LUCY doesn’t do PE. She tells the teacher she has period pain, and if she isn’t excused she skives for the afternoon. Jack won’t get changed in front of his friends. Every Tuesday at break time he slips into a toilet cubicle to put on his T-shirt and jogging bottoms in private. Sarah represents the school in cross-country running, and her shorts don’t quite cover the cutting scars on her thighs. Greg is star striker on the football team, but he tenses up any time his team-mates rush to celebrate one of his goals.

It’s exposing, playing sport: not just physically, but psychologically too. It’s not like any other school lesson or extracurricular activity. The changing of clothes, the exposed skin, the scraped knees, the bumped heads – it’s a lot more risky and less predictable than the controlled environment of a school orchestra, chess club or after-school art group. But the risks must be weighed up against the potential rewards, and the wealth of opportunities for adults to make meaningful connections with young people.

Keeping physically active and joining a team isn’t just good for children’s health but also for their self-esteem and sense of belonging. Very few young people will progress to elite level in their chosen sport, but just taking part can make a life-changing difference, whether it’s an academic high achiever developing leadership skills while playing rugby, or a child with learning difficulties earning silverware for the school’s trophy cabinet.

So the publication this week of new standards for child protection and wellbeing in sport, which incorporates the SHANARRI indicators (safe, healthy, achieving, nurtured, active, respected, responsible and included), is to be warmly welcomed. Yes, this constitutes additional “red tape” for the organisations running clubs, many of which are heavily reliant on volunteers, but that’s a price worth paying if it means this generation are better protected from predators, and given more opportunities to speak up when something is wrong.

The launch of the new standards by Safeguarding in Sport, the partnership between sportscotland and Children 1st, comes months after a flurry of allegations about child sexual abuse within Scottish youth football in the 1980s and 90s, and the discovery that more than 1800 coaches across a range of sports had not been background-checked as part of the Protecting Vulnerable Groups (PVG) scheme. In the spring a BBC investigation uncovered fresh abuse claims against Celtic Boys’ Club founder Jim Torbett, who was jailed in 1998 for abusing young players in the 1970s, and former Hibs and Rangers coach Gordon Neely, who died in 2014. Neely was reportedly sacked by Hibs after parents complained about his behaviour, but the club failed to inform the police or warn Rangers about him. PVG background checks may be a good place to start, but if concerns are not passed on to the appropriate authorities they cannot subsequently be disclosed.

With hindsight it might seem obvious that coaches should never have been allowed to be alone behind closed doors with the boys in their care, and that any form of touching was inappropriate. But a blanket ban on physical contact between adults and children in sport is neither practical nor desirable. The Child Protection in Sport Unit, which provides guidance to groups in England, Wales and Northern Ireland, sets out five different contexts in which it may be necessary: to develop sports skills or techniques; to treat an injury; to prevent an injury or accident from occurring; to meet the requirements of the sport; or to comfort a distressed child or celebrate success.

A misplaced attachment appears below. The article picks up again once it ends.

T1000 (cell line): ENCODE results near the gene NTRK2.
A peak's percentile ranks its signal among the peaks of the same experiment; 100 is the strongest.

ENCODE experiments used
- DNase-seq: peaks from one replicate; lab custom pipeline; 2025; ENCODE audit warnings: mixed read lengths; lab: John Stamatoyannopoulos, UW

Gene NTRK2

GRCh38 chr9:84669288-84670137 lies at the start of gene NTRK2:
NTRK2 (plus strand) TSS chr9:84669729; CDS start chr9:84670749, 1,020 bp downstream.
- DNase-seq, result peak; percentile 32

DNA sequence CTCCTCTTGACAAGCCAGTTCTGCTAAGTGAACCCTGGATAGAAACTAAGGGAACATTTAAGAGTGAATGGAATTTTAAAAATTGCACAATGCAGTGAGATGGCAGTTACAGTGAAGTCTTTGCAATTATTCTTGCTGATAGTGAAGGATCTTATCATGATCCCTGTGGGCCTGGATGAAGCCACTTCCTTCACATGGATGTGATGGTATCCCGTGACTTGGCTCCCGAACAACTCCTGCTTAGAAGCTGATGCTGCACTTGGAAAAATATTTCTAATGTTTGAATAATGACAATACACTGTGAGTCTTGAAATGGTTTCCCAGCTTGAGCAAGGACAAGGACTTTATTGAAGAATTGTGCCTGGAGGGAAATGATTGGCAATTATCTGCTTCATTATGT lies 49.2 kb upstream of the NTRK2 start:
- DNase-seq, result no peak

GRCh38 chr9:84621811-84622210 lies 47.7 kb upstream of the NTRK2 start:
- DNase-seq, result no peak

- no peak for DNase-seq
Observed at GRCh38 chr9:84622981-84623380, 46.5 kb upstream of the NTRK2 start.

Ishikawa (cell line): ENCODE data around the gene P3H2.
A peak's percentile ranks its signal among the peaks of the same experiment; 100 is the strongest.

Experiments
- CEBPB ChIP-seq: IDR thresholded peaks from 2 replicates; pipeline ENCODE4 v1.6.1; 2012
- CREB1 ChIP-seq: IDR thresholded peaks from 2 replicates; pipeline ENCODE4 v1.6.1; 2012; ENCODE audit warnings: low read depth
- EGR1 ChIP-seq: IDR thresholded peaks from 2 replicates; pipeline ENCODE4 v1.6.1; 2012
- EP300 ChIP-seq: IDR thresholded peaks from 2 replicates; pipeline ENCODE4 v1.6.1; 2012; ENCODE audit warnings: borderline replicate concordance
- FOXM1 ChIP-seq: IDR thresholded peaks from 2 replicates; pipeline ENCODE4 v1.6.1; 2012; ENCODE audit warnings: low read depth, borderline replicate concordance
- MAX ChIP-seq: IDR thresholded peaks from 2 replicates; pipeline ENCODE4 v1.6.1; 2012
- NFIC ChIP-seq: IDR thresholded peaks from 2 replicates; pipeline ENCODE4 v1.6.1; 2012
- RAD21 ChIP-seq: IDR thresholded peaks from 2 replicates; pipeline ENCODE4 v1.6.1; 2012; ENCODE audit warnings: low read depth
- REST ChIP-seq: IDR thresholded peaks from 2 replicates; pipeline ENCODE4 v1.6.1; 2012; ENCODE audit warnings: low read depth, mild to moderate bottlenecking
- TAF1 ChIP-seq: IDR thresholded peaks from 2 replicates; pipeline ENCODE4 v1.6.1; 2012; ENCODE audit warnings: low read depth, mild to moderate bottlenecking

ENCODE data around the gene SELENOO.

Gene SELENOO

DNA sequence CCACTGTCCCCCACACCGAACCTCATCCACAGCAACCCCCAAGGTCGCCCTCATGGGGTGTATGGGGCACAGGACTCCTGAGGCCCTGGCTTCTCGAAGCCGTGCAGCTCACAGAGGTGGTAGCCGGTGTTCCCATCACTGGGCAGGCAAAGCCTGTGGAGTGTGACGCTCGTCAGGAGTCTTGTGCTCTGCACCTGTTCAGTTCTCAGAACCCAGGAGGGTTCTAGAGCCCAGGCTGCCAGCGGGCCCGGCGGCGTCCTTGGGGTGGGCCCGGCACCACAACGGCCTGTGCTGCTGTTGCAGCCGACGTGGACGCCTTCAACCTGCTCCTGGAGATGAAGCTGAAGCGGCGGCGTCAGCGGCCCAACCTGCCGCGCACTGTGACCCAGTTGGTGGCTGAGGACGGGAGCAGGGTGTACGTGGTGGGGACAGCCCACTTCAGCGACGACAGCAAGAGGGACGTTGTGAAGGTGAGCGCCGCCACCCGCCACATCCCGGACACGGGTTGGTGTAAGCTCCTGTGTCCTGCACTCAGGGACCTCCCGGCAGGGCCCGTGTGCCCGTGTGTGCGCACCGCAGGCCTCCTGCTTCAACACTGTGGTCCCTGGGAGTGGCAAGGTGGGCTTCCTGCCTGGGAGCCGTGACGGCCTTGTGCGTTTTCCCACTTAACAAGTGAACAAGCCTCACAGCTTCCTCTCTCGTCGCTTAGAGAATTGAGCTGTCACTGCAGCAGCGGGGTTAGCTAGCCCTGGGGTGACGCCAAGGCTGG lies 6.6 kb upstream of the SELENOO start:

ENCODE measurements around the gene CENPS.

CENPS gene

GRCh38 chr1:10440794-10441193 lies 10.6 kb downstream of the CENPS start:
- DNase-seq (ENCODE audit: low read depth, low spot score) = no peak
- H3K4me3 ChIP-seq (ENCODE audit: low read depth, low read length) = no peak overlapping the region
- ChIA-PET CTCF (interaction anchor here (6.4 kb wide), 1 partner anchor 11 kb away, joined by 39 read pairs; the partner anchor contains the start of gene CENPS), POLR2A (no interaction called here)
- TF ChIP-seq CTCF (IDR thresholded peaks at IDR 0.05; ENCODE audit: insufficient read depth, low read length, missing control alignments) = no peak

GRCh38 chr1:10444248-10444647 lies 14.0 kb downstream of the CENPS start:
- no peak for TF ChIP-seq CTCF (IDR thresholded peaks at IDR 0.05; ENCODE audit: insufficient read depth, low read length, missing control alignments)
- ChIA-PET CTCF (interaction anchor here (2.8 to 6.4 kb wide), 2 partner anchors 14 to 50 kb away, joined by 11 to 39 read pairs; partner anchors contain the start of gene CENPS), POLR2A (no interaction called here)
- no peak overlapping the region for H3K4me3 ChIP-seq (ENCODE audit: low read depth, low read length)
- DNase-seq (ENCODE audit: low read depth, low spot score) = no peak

It’s obvious to us as adults that there’s a world of difference between a high-five after a goal and a hand on a knee in an empty changing room, but the distinction may be less clear to a child, especially if they are being showered with positive attention for their sporting achievements, and especially if no-one else in their life seems to care. Guidance about physical contact therefore emphasises the importance of communication, with adults required to seek permission for contact and explain its purpose in all but emergency situations.

Of course it’s easy to forget, when hearing chilling testimony from those abused in youth clubs or care settings, that the majority of abuse happens at home, within families. A television advert launched last month by the NSPCC powerfully illustrates the role all adults – including those involved in sport – have to play in following up concerns that don’t involve them directly. It shows a forlorn wee girl in an oversized netball bib who’s afraid to talk about what’s happening to her but knows it’s wrong. Her internal monologue is matched exactly by that of her perceptive coach, who’s also trying to work up the courage to start a difficult conversation.

Sports instructors aren’t social workers, and no-one is expecting them to step into that role. But the standards for organisations require each to have at least one named contact (the phrase “named person” is deftly avoided) who is specially trained in child protection and can follow up any concerns. They can ask Lucy if everything’s OK at home, or gently suggest a referral to a school nurse or guidance teacher. They can start a conversation with Jack about body image, boundaries or bullying. They can make sure Sarah and Greg know that someone will be ready to listen – properly listen – whenever they need to talk.